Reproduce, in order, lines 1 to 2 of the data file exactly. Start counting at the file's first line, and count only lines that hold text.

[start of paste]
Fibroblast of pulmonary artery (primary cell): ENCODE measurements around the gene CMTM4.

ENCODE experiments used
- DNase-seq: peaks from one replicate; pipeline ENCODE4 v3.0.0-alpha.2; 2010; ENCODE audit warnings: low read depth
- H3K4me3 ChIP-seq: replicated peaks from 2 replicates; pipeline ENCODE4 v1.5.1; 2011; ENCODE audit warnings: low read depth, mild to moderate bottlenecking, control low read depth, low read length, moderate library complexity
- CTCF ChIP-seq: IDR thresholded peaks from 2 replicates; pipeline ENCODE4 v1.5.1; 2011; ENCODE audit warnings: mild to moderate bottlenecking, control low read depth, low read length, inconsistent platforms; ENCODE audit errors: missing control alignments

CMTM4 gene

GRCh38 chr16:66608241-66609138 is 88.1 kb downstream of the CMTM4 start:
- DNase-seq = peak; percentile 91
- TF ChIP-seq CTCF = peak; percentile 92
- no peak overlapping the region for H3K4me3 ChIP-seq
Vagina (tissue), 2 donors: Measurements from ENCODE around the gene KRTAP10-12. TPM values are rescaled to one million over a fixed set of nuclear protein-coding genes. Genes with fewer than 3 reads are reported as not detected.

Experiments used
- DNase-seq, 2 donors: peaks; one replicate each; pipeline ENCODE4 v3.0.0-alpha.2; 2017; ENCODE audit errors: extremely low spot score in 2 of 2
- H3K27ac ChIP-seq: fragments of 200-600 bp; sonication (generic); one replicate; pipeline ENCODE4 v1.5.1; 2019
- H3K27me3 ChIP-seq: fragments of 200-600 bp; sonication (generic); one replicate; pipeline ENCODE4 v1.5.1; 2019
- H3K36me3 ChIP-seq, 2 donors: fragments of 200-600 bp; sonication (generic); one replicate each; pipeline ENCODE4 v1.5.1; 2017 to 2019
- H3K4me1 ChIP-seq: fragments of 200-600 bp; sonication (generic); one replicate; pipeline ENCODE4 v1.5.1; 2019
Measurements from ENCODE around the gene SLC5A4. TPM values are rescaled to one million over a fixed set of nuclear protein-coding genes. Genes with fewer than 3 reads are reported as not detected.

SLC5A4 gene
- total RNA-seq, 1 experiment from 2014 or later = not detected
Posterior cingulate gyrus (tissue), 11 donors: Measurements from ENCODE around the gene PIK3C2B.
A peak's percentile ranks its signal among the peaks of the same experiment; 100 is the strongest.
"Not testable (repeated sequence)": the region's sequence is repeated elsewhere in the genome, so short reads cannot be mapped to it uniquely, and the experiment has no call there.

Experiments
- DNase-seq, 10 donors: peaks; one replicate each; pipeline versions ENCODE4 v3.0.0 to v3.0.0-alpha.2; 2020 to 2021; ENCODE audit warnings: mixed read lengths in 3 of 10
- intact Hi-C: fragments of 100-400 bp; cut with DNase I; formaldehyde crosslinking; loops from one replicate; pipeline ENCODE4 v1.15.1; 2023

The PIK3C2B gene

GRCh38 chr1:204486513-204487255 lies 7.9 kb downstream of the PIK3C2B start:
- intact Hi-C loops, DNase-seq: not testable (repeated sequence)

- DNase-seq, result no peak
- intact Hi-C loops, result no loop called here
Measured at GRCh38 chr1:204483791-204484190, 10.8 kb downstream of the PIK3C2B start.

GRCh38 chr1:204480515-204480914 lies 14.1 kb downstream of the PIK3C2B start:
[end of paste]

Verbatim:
Fibroblast of pulmonary artery (primary cell): ENCODE measurements around the gene CMTM4.

ENCODE experiments used